Zwischenstand Obama : McCain
174 : 49 ORF
175 : 61 BBC
26 : 8 NY Times
103 : 34 LA Times
174 : 49 CNN
Jeder „projected“ auf Teufel komm raus.
BBC erklärt es wenigstens: The Associated Press is providing the election result data for BBC News. The AP is the sole organisation responsible for providing the results for the major American media networks. The information they provide will form the basis for election results but different broadcasters may decide to interpret partial results in different ways. The BBC will report state results based on AP and one other major US media network, or our close partners ABC News alone.
How do the results take shape and what are „projected results“?
Initially the outcome of the US election is likely to be a „projection“, based on exit polls and/or partial results. This means the result will be labelled as projected until all the votes are counted.
The reason for this is that states are often called, or declared, for a candidate, on the basis of incomplete figures. The American electoral system enables each state to release partial results to the public well before they have counted every single vote. Results are later confirmed once all the votes have come in.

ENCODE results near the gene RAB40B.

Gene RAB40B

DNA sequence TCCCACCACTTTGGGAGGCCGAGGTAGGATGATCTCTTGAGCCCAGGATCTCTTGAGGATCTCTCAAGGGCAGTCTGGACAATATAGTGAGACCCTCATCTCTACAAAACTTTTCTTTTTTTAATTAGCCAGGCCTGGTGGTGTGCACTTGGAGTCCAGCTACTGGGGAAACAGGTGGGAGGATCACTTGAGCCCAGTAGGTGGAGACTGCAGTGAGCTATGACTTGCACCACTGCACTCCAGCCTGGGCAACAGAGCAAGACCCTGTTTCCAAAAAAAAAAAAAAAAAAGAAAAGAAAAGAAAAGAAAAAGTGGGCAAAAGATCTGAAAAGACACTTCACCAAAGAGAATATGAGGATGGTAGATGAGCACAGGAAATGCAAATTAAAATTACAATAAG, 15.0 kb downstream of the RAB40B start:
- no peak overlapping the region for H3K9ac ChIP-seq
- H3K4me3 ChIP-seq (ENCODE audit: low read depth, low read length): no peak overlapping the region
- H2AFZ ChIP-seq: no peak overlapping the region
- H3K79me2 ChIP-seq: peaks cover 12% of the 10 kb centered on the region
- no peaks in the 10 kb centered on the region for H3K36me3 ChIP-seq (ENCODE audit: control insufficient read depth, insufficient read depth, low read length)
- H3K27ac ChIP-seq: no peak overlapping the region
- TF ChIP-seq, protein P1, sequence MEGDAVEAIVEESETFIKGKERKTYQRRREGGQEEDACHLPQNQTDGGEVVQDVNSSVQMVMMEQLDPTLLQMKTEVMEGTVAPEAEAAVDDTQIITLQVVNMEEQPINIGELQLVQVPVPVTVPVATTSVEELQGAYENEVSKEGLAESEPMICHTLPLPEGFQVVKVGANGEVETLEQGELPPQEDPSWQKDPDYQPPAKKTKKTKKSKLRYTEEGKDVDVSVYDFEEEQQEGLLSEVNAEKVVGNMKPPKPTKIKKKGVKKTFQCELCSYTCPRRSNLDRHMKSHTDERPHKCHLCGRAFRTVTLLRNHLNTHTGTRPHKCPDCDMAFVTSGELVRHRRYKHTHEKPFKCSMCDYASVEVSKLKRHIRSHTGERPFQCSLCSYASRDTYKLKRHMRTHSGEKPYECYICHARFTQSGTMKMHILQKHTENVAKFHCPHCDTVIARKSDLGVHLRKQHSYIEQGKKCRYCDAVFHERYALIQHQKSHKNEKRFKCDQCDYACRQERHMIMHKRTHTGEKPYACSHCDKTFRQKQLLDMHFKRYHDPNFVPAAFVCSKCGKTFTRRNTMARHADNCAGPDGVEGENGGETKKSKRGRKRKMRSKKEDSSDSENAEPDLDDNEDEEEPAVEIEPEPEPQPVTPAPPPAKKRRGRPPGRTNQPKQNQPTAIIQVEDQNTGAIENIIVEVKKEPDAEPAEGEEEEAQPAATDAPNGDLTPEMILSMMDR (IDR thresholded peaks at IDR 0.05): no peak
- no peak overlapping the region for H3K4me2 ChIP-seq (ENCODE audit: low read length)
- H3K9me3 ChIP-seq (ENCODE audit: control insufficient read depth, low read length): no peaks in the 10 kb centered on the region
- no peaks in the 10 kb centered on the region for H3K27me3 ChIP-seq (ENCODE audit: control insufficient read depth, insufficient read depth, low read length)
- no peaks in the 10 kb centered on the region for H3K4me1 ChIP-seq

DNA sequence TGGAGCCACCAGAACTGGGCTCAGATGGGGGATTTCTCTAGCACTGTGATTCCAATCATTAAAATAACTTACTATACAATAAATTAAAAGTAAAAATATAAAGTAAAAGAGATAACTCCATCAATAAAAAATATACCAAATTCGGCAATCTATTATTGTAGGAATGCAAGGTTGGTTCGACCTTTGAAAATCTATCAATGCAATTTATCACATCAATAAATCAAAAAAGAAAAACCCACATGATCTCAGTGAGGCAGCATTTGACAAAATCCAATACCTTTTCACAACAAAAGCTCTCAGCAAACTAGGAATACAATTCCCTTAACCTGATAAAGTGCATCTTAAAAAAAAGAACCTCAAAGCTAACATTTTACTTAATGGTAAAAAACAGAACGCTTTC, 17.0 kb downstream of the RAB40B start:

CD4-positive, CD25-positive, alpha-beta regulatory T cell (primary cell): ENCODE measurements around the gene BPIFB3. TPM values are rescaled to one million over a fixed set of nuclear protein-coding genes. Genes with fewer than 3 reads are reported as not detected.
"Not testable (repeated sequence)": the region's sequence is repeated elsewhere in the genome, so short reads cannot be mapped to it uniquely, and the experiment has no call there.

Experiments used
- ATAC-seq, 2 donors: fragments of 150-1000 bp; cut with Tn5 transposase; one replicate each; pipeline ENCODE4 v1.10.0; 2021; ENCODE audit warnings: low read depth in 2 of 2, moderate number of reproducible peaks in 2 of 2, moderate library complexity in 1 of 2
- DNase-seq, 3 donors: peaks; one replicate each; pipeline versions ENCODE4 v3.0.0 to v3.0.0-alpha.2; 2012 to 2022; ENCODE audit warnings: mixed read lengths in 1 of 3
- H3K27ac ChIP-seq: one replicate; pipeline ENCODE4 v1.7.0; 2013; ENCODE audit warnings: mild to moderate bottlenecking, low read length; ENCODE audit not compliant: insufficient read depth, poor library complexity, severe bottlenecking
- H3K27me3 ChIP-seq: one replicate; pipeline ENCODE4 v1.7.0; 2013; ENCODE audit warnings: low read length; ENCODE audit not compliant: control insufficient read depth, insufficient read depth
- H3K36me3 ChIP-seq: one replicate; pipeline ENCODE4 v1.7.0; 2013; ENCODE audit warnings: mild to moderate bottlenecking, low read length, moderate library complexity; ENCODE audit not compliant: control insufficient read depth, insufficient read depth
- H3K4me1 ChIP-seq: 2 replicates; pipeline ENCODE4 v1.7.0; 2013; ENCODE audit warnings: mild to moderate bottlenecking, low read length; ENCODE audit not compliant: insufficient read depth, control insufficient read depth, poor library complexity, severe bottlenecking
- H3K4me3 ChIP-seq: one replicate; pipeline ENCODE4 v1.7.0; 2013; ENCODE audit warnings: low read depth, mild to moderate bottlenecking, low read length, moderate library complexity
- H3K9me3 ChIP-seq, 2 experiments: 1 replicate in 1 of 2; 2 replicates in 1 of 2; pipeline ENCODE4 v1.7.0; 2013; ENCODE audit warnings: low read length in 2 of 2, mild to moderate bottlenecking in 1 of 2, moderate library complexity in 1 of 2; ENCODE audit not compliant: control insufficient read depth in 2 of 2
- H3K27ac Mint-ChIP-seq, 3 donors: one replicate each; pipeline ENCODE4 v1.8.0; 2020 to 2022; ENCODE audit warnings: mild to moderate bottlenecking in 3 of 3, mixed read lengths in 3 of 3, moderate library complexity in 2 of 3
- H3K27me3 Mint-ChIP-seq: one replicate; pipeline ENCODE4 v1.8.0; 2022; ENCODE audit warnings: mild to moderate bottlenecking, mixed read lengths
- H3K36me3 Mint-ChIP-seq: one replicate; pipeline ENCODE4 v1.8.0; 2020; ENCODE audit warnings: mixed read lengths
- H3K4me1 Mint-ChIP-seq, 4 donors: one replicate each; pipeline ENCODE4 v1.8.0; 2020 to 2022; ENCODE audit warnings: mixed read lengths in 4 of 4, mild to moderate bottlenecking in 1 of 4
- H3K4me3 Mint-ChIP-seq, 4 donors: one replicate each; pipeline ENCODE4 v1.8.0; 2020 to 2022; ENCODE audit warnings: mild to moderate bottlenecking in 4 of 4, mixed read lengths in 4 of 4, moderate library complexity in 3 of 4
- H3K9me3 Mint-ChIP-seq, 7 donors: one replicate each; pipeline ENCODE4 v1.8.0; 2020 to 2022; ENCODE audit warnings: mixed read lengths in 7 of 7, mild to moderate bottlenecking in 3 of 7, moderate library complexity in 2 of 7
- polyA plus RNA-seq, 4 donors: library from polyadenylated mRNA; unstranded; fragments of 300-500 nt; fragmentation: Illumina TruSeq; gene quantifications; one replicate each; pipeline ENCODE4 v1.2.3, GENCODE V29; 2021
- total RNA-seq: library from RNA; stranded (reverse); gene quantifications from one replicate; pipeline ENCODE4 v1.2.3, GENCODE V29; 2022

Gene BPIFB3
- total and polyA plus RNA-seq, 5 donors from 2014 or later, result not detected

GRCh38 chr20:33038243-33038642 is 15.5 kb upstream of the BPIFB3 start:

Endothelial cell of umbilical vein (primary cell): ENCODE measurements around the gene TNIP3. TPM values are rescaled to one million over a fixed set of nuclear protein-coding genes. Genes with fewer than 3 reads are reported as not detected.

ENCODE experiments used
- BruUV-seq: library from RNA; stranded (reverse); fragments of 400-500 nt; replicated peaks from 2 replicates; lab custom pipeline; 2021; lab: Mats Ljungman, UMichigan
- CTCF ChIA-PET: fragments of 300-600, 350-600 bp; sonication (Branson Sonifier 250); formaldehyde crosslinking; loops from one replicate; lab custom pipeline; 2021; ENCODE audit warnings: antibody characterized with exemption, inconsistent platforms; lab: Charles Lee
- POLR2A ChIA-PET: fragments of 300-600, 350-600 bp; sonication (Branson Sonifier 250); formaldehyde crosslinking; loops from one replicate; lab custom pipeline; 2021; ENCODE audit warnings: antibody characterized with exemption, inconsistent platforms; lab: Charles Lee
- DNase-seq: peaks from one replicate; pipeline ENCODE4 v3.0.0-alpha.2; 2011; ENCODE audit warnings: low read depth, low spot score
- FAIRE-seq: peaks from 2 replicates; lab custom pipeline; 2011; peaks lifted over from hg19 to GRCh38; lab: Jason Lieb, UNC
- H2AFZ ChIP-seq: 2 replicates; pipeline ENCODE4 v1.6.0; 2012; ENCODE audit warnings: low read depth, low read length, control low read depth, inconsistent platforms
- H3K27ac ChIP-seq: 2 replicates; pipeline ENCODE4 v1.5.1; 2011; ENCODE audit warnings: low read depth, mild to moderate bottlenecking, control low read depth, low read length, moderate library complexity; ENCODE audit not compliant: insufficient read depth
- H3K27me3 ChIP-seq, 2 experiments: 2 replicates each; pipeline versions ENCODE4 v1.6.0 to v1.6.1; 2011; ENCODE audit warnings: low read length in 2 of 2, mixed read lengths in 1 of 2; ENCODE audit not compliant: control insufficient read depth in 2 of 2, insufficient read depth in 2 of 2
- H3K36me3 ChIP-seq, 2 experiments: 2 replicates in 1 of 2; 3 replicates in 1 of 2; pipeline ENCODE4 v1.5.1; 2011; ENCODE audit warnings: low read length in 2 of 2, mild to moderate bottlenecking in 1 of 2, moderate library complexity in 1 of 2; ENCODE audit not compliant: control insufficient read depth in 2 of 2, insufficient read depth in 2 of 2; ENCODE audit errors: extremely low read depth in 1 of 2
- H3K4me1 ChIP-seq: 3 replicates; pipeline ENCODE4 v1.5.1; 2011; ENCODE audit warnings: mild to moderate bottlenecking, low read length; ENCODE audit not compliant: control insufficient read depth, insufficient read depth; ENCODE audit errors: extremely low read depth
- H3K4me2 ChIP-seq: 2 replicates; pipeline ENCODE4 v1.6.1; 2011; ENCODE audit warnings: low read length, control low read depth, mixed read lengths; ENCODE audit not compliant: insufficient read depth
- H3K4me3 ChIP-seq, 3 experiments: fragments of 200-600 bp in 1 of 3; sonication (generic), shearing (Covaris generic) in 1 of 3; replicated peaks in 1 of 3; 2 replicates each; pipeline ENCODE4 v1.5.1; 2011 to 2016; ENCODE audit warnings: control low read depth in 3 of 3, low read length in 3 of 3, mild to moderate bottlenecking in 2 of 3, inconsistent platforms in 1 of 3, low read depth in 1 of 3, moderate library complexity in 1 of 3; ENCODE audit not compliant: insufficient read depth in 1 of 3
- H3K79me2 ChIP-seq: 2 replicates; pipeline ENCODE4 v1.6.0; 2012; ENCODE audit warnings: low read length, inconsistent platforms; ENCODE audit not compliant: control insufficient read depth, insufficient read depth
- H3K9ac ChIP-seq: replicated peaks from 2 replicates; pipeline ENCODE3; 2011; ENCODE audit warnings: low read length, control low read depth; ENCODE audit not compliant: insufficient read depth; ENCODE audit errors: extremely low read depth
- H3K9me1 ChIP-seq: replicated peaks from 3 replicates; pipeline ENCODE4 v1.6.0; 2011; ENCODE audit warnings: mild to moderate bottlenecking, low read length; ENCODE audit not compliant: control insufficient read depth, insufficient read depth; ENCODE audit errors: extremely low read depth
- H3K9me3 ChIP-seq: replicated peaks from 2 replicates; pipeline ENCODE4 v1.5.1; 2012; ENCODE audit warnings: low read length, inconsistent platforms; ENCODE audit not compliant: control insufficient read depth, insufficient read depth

For races that are not very close the US networks are likely to project a winner as soon as the polls close, based on exit poll data. For closer races the US networks will wait until there’s more actual vote data. It can take hours or even all night.
If a projection is not immediate, it doesn’t mean it is ‚too close to call‘, rather it may simply be ‚too early to call‘ because the networks have insufficient data.
Are the projections ever wrong?
Yes, particularly if the election is very close. Most memorably the major US networks, including Fox, CNN, NBC, CBS, and ABC gave Florida to Al Gore in 2000, only to retract that and then give it to George W Bush, and then to retract that while the result was under dispute.